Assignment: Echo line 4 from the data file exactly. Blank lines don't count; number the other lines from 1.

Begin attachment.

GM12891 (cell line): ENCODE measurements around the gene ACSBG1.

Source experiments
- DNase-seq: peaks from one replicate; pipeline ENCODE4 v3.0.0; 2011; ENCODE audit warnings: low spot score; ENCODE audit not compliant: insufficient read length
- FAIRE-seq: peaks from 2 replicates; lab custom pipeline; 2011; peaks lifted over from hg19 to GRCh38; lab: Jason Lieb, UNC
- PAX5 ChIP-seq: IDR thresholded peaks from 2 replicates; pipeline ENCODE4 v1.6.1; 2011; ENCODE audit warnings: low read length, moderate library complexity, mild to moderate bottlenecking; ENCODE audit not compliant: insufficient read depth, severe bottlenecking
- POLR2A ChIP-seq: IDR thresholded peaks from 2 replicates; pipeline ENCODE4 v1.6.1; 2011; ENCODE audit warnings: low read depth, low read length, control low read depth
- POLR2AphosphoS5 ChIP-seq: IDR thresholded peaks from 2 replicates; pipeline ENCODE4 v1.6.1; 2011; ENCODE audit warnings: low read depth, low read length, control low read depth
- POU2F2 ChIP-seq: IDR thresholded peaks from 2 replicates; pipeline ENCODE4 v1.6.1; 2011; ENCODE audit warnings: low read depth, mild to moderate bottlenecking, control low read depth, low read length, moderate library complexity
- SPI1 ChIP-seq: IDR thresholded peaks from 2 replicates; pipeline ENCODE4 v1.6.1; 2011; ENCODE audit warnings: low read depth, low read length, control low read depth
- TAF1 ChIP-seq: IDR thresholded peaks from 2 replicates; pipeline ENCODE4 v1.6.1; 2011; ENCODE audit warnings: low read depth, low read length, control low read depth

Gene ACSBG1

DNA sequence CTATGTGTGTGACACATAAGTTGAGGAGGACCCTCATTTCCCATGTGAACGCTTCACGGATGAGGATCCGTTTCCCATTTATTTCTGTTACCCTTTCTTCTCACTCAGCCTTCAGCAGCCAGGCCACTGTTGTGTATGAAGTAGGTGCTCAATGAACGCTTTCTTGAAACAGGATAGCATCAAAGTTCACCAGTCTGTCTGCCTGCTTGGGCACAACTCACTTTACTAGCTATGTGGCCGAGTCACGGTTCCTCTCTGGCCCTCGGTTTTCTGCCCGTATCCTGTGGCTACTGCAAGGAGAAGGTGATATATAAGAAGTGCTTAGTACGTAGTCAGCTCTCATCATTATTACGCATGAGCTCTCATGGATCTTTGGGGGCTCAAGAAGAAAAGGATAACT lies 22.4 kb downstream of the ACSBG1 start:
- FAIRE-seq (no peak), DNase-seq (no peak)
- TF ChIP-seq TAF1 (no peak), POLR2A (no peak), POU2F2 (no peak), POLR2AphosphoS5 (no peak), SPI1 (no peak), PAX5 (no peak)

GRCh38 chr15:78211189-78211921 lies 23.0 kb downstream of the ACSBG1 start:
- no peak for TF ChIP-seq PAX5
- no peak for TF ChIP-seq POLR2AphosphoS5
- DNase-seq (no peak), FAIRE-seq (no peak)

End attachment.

- FAIRE-seq: peaks from 2 replicates; lab custom pipeline; 2011; peaks lifted over from hg19 to GRCh38; lab: Jason Lieb, UNC